Magnussen struggling with “rookie syndrome” says Boullier

Magnussen struggling with “rookie syndrome” says Boullier


Kevin Magnussen is suffering from “rookie syndrome” in what his first season of Formula One, believes McLaren Racing Director Eric Boullier.


Magnussen, who is in his maiden year of racing in Formula One after winning the 2013 Formula Renault 3.5 championship, finished third on his F1 debut in Australia – promoted to second after Daniel Ricciardo’s exclusion – but has since picked up just three points in five races as his McLaren team have slipped down the order.

But Boullier is not worried by the Dane’s performances, which he explains stem from the difficulty for young drivers of having to readjust mentally from winning in one series every other weekend to scrapping for top 10 finishes in F1, as Magnussen has been forced to do in recent weeks.

“Kevin is facing the rookie syndrome in that they all come from single-make series, and they struggle to understand that the cars they are working to develop give them some kind of result, and if you don’t have the best car you can’t fight for the win,” said Boullier.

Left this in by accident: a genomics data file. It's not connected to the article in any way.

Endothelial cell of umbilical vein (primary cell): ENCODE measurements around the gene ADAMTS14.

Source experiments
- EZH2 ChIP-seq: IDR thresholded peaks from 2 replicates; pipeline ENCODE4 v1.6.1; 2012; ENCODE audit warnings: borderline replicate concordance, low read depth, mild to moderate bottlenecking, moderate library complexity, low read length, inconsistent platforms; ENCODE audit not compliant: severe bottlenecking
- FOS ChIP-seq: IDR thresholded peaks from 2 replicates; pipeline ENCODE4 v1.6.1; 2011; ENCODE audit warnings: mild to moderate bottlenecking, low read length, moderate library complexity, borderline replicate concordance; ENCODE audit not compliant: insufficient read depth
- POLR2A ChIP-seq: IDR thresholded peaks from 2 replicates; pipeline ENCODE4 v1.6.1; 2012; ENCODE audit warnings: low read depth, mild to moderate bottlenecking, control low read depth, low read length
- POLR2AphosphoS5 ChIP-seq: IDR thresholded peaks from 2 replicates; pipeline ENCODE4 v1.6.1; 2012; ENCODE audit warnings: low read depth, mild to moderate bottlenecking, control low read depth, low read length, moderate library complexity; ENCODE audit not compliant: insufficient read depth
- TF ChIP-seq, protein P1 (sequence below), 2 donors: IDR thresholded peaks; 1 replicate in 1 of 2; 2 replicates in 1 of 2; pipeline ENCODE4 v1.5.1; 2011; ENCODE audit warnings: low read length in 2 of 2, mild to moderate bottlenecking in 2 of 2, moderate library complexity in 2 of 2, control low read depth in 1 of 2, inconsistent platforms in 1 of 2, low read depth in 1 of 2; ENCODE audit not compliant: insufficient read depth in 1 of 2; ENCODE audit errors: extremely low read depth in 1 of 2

“This is where they most struggle.

“The rest is fine. He is settling in, he is very consistent, and his feedback is good enough to drive the engineering group around him to make the car faster.

“He’s doing very well for a rookie.”

Magnussen’s McLaren team-mate Jenson Button was honest in his assessment ahead of the Spanish Grand Prix that the Woking-based team would be better served by two experienced drivers.

But the 2009 champion’s fears are not an issue for Boullier, who said: “I don’t think it is more challenging to have a rookie driver rather than two experienced drivers.

“When you have somebody more experienced like Jenson [Button] you can get more details, and you get to dig through more problems to find solutions,” he added.

“[But] the kids now, especially kids like Kevin, can do most of the jobs and offer enough feedback to lead or to at least answer some of the questions from the engineering team.”

Image courtesy of Octane Photographic